Edit from 04 January 2015: Almost five years after offering this miserably short post on Wizardry III, I returned and finished the game. Continuing coverage picks up with this posting.

Game 13: Wizardry II (1982)

Okay, here's the essential problem with Wizardry II: you can't create characters in it. Instead, you have to import your characters from Wizardry. Now this would be okay, maybe, if during the import the game auto-leveled you to something sensible, but it doesn't. Also, when you import your characters, it permanently removes you from the original game. You can't even go back and re-import them if they die. Man, these games are harsh.

Remember how in Wizardry I, I kept losing my party because the game auto-saves and death is permanent? Well, the same thing is true of Wizardry II. Now this was bad enough in Wizardry I, when I had to create characters from scratch and build them up to a high enough level to either a) rescue the bodies of my original party or b) replace my original party. But in Wizardry II, if I lose my party, I have to go back to Wizardry I, create new characters, build them up in Wizardry I, then import them to Wizardry II, and finally send them on the rescue expedition. I'm sorry, but I don't have that kind of time.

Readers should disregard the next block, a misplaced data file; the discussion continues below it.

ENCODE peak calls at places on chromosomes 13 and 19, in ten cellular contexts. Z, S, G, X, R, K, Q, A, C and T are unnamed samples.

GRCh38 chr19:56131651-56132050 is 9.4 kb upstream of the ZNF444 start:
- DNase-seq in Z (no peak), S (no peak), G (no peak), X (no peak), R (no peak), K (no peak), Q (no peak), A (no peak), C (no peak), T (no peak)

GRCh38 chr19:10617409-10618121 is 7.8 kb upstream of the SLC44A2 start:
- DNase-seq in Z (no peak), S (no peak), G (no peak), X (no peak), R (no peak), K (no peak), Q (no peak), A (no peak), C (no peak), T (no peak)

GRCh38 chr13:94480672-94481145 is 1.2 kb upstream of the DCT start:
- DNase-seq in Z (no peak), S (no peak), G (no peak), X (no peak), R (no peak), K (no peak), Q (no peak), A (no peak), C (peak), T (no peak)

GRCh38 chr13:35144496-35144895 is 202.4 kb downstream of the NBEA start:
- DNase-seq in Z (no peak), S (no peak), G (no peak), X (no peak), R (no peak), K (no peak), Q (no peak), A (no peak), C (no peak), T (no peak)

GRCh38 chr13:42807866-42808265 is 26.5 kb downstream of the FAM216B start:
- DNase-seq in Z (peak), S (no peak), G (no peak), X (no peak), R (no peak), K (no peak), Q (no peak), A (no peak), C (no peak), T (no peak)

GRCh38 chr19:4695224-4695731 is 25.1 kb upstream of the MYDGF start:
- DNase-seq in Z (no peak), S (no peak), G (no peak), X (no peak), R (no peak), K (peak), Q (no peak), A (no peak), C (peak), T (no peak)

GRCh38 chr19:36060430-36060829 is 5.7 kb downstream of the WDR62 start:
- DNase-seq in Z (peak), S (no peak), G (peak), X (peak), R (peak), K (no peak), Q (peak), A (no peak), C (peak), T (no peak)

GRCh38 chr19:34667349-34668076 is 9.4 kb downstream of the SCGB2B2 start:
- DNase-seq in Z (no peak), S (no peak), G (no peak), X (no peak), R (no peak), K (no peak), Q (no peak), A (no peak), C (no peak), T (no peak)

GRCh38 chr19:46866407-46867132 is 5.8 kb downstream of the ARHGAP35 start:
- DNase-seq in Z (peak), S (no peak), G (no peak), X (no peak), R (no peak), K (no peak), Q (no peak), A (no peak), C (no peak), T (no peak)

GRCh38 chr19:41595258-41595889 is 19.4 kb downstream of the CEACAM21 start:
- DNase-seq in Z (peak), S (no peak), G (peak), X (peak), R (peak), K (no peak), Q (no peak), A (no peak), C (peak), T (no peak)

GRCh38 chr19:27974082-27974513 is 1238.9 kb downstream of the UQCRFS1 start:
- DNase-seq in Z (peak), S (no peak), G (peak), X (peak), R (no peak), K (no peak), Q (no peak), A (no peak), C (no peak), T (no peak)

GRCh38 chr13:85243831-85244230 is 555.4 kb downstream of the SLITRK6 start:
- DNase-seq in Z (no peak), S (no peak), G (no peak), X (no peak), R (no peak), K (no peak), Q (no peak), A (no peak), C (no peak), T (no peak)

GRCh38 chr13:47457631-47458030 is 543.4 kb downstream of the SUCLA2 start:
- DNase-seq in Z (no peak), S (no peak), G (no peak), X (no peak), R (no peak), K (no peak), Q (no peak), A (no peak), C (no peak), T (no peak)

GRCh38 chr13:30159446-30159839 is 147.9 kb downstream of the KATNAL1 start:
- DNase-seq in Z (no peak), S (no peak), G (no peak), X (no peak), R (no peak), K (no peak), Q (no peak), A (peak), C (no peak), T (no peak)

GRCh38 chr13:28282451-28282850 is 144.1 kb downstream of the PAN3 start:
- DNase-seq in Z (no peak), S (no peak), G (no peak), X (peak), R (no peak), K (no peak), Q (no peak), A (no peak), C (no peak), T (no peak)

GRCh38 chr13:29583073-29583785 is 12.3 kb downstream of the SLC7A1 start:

I might do it if there was anything different about Wizardry II, but the manual that came with The Ultimate Wizardry Archives confirms that the gameplay, classes, races, spells, commands--everything--is exactly the same. Even the names of the equipment shop, tavern, inn, and temple are the same, despite the fact I'm supposed to be in a different city. Wizardry II isn't a new game: it's a new dungeon in the same game.